The resulting MARS Pavilion prototype—including an exhibition and video of the design process—is currently on view at the A+D Architecture and Design Museum in the Los Angeles Arts District. The pavilion will be up through Saturday, October 7 and has been sponsored by CTS Cement and Helix Steel.Besides acquiring The Washington Post and Whole Foods, Jeff Bezos owns Blue Origin, a space exploration company that is intended to compete with Elon Musk’s SpaceX. The Blue Origin company motto is “Gradatim Ferociter,” Latin for “Step by Step, Ferociously.” This motto might also apply to the work of Sarafian and Culver. The MARS Pavilion by their firm Form Found Design (FFD) is the first robotically-cast concrete pavilion in the world. While it is intriguing to look at, what is more important than its image is its method of design and construction. The MARS Pavilion consists of 70 unique, robotically-cast “wishbone” shaped components that are all bolted together with an identical steel connection detail. Using the robotic precision of large ABB industrial robots, they achieved a tolerance of 1/16 inch. This is extraordinary in concrete construction, where the usual level of tolerance is ¼ inch—It’s an improvement of 400%. All the MARS Pavilion forms are derived from concrete’s most inherent quality, compression. Walter P. Moore performed a structural engineering analysis and recommended one-inch "Helix Steel" twisted fibers for reinforcement rather than traditional re-bar. This provides greater flexibility. The goal is to allow for the precision fabrication of a wide range of design components at low cost. Ron Culver described their approach as “a true digital workflow where previously unbuildable complex geometry is now feasible.” In downtown Los Angeles, for example, Diller Scofidio + Renfro designed the Broad Museum proposing many unique concrete forms. Due to cost constraints, the design had to be simplified so that only the oculus (a curved opening at the front of the building) survived the value engineering and cost-cutting process. FFD believe their approach will allow design variation in concrete with no additional cost. FFD envisions many future applications including creating economical housing solutions for developing nations. Sarafian explained, “We are interested in exploring this fabrication technique to create an easy-to-assemble housing prototype for developing countries.” The MARS Pavilion installation is on view through October 7th at the A+D Architecture and Design Museum, 900 E 4th St, Los Angeles, CA 90013, tickets are available for the closing reception here. You can follow Follow their FFD's work on Instagram @formfound_design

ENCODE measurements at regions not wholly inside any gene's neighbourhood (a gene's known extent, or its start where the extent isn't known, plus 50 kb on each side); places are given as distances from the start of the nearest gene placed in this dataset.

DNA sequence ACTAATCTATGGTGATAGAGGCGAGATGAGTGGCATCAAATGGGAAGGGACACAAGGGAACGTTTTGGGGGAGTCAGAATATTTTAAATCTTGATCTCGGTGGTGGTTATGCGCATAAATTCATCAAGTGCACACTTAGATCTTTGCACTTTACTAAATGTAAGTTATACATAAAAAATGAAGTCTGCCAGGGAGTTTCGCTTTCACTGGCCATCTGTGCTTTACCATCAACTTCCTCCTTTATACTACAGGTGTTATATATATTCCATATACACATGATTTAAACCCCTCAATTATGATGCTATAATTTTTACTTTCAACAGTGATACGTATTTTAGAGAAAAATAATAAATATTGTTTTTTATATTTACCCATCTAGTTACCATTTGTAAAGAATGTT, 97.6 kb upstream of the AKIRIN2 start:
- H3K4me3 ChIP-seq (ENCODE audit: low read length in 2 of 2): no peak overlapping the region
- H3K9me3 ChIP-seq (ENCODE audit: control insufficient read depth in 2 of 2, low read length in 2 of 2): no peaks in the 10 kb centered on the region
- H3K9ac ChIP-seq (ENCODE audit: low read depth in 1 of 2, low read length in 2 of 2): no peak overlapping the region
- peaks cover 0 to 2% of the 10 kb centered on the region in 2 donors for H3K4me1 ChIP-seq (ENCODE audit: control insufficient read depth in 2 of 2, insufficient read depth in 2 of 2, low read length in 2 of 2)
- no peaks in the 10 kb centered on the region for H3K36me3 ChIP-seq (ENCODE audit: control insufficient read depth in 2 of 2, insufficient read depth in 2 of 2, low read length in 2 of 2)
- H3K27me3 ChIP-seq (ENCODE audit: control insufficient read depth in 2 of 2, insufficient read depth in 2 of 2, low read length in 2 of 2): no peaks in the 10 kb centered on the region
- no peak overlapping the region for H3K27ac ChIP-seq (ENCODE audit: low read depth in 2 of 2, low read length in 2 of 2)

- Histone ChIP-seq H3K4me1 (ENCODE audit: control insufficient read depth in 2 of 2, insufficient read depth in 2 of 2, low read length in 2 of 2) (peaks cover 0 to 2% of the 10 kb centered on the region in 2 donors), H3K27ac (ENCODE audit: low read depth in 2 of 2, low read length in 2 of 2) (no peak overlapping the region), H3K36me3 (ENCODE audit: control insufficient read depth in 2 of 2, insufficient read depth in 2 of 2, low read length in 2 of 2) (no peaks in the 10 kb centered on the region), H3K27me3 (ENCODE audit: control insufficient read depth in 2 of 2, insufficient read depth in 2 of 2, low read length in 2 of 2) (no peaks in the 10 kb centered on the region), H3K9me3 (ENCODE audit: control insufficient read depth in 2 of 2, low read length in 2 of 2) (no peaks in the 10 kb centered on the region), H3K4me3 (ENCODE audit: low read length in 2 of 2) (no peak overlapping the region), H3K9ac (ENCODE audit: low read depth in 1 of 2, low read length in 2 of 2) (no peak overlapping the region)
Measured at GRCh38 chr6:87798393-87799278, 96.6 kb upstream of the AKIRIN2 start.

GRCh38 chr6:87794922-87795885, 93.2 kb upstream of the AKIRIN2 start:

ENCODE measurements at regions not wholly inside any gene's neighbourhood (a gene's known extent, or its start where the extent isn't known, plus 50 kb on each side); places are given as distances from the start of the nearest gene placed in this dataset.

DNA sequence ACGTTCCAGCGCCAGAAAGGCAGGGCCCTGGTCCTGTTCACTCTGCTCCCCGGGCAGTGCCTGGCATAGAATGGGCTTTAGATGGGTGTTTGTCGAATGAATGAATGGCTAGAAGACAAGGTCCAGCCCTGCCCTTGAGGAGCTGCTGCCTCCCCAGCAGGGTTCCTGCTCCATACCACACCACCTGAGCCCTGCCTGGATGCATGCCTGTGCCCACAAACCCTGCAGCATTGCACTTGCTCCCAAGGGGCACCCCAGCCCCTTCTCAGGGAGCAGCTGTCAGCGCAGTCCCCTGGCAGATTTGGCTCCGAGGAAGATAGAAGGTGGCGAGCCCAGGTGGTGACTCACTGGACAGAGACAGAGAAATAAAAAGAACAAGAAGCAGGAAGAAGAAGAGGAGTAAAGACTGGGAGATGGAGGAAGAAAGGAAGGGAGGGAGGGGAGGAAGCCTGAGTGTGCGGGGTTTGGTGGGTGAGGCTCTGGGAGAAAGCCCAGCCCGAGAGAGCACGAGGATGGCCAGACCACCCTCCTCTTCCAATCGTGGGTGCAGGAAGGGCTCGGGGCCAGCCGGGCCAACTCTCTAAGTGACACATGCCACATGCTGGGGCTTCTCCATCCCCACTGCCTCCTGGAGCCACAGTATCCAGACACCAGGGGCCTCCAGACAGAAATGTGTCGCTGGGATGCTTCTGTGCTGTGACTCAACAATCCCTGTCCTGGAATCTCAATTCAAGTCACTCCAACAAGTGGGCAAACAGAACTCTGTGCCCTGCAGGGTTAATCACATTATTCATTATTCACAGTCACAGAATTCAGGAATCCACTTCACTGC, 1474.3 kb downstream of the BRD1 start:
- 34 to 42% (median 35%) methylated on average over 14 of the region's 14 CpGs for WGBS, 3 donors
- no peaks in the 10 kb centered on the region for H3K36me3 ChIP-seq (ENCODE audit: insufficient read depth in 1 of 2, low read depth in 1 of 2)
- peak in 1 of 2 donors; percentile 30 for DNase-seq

Posts tagged with "Concrete":
Like an architect, fashion designer Thakoon Panichgul carefully balances contemporary and historical influences. His eponymous brand has won him fans from Michelle Obama to Target, but when it came time to build a brick-and-mortar store, Panichgul and New York–based SHoP faced a more complex balancing act. They wanted to carefully devise an interior that would reflect its Soho surroundings and the Thakoon aesthetic, all while grabbing the attention of passersby and setting itself apart from competitors.
“Thakoon was really interested in making [the store] of its place, of New York, bringing in the grit of the city,” said Coren Sharples, principal at SHoP. Concrete with dark aggregate covers the floors, and the architects tapped Brooklyn-based Fernando Mastrangelo Studio to cast multiple concrete walls throughout the store. Mastrangelo reproduced the subtle gradients of his furniture on an architectural scale, pouring multiple layers of gray-hued concrete in a single casting. “This was crazy, it was done on site,” said Sharples. “This was formed up and poured. Really a little scary, but [Mastrangelo] was amazing.”